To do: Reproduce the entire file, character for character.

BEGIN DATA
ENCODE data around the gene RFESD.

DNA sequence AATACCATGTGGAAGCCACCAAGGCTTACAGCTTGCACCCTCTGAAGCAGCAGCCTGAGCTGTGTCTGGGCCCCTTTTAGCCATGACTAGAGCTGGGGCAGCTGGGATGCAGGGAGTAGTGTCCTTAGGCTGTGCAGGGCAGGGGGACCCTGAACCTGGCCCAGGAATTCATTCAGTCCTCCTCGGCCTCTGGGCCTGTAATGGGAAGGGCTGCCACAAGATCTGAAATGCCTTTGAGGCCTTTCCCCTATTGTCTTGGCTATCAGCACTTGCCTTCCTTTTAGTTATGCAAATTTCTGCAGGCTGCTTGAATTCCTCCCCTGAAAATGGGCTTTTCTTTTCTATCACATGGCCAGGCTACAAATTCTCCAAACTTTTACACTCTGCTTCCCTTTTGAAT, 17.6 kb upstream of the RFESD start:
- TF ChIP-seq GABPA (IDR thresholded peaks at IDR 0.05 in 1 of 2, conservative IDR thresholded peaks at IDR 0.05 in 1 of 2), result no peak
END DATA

ENCODE data around the gene RFESD.

DNA sequence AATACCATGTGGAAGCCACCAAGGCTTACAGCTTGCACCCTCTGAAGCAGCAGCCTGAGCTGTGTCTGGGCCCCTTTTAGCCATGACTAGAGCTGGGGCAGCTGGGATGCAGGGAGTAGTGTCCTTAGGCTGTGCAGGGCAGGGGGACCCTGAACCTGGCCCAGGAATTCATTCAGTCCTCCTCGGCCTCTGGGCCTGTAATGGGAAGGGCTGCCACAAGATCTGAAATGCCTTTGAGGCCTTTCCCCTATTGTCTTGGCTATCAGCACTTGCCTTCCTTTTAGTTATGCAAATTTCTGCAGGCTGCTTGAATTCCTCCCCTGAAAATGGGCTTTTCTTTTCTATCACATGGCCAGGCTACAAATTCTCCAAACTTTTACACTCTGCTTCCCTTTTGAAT, 17.6 kb upstream of the RFESD start:
- TF ChIP-seq GABPA (IDR thresholded peaks at IDR 0.05 in 1 of 2, conservative IDR thresholded peaks at IDR 0.05 in 1 of 2), result no peak